Consistently corny slices of China

Consistently corny slices of China

Shankar Sharma’s book made enjoyable reading, and its negatives, mostly contrived for effect, merely added to the light-heartedness.

The cover has a catchy design which proclaims the theme of the book literally and visually. It would have caught my eye if I had seen it in a bookstore display.

Sharma’s writing style is unique in that it is consistently corny but able to hold the reader’s attention by its readability. He has excellent descriptive skill as this introduction to his “little Taizhou” shows. “It has all the amenities one would expect from a city,” he says, “but one is still able to see the clear skies, breathe clean air, spot fish in the river and seek quiet seclusion in the parks.” The subsequent chapters deal with the various aspects of Chinese life — their language, customs and traditions, aspirations  — in Sharma’s inimitable style, light-hearted, often hilarious but always informative.

His training period and the final tests for qualifying as a trainer in China are so well narrated. The candidate is not given a chance to fail. No mistake can be made without the examiner seeing some merit in it which qualifies for marks.

This reminds me of the language tests that the old British ICS trainees went through. The Tamil Nadu cadre trainees had to go through Tamil tests which went somewhat like this: “What is Tamil for cat?” “Yaanai,” which means elephant. “Well done,” said the examiner, “50 per cent marks.” This was because half his answer was right. Tamil for cat is poonai.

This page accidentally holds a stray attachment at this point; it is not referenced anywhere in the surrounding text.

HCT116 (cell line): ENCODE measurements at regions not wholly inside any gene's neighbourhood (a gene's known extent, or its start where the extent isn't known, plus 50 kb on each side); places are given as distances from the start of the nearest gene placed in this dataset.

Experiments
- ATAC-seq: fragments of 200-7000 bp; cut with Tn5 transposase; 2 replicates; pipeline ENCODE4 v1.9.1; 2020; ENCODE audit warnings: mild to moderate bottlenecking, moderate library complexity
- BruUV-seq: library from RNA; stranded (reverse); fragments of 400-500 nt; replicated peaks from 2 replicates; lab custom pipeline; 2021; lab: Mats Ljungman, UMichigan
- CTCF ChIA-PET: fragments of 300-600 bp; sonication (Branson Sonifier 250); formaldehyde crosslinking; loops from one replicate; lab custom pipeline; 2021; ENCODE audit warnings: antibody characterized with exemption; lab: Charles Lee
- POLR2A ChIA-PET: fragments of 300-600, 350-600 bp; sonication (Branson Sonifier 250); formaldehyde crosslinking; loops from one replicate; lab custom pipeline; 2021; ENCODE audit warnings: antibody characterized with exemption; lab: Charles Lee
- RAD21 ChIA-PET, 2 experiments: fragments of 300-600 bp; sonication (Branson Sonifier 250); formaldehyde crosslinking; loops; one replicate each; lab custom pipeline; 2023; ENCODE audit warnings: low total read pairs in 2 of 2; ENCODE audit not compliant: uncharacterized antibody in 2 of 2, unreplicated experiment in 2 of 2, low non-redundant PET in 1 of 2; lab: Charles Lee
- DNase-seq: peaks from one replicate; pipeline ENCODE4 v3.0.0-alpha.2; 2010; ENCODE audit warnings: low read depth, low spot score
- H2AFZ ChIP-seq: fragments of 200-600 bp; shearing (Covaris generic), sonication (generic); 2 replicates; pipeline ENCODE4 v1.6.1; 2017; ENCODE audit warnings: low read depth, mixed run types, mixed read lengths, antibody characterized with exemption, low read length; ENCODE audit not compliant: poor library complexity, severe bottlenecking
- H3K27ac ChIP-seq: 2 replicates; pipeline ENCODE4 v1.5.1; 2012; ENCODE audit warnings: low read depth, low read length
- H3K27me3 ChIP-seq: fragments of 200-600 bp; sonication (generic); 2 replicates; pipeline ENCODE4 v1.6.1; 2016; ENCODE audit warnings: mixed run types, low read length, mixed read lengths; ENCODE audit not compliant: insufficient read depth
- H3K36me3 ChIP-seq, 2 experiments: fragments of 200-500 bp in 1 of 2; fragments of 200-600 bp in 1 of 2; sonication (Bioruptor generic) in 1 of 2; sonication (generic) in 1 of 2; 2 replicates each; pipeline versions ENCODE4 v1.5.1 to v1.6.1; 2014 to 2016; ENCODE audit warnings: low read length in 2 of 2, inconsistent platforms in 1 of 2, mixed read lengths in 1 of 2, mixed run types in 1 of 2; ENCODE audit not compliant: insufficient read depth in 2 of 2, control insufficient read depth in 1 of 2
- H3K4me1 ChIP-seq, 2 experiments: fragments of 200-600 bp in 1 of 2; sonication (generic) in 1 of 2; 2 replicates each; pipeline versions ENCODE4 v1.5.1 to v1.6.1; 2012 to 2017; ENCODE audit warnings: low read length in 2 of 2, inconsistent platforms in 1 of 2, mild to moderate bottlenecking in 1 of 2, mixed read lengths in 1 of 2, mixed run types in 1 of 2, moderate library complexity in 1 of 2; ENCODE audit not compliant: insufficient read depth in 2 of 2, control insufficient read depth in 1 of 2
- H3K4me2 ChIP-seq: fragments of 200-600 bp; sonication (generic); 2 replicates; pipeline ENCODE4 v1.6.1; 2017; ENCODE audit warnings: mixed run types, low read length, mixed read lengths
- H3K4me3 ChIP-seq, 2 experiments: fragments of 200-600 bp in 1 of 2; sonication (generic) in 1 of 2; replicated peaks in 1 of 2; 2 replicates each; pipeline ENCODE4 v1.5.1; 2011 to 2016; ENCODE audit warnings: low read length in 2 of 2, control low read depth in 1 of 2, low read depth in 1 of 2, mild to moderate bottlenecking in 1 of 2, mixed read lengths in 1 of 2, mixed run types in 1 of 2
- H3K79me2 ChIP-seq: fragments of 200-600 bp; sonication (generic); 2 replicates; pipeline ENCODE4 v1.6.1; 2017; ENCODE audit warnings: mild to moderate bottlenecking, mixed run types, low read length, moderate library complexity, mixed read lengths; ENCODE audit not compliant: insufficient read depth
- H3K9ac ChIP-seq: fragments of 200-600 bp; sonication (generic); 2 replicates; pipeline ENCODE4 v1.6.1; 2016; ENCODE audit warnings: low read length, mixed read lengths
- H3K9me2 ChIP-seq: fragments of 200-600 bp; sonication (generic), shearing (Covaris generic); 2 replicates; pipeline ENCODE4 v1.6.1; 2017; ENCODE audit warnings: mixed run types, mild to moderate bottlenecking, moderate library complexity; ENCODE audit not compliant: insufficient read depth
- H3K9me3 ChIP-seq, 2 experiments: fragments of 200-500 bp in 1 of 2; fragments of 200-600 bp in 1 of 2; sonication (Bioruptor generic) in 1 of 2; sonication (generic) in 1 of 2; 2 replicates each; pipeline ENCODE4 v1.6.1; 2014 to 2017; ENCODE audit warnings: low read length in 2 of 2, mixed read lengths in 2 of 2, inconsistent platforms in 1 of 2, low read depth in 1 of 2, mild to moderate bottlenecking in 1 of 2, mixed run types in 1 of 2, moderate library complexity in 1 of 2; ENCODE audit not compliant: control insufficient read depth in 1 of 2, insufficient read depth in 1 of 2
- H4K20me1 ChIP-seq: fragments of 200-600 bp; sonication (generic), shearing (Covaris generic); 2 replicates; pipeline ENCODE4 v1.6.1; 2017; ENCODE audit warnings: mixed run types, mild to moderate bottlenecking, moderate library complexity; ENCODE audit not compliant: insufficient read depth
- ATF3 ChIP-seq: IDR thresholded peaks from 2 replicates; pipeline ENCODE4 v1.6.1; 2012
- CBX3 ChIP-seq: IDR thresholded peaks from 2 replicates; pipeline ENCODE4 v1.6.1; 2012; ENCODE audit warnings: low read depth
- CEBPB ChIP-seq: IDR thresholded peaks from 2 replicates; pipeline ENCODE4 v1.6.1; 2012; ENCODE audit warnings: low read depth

His effort to master Mandarin which, like all Chinese dialects, is highly tonal and dependent on varied inflexions did cause him problems. One can understand this from an example he gives to illustrate the incredible change in the meaning caused by a tonal variation. The same sentence with a different emphasis converts the meaning from “I’d like to buy a radio, please” to “I wish to pay you to stroke my genitals.”

I recall a story about one of my old British bosses who had been in Malabar for so long that he tended to over-rate his skill in the spoken Malayalam. He was in a coir yarn processing yard which was “manned” entirely by women. He once summoned his staid old Brahmin Head Clerk and asked him to produce a ‘penn kuthy’. What he wanted was a pen-knife (‘pena kathi’), with which to sharpen a pencil but the utterly bewildered Head Clerk cursed his fate and escorted one of the young, topless women workers to the Presence. The head clerk had brought a ‘penn kutty’, which means a girl!

The book progresses through the Chinese New Year and the efforts of his colleagues and students to help him celebrate Christmas. The alphabet of words and their significance in Chinese life are enjoyable and educative. The tempo of the humour is sustained in every chapter and I am tempted to pick highly quotable quotes. However, I desist as that would be unfair to the writer and the reader. I am hoping that I have whetted reading appetites and that the readers will find the book as enjoyable as I have.

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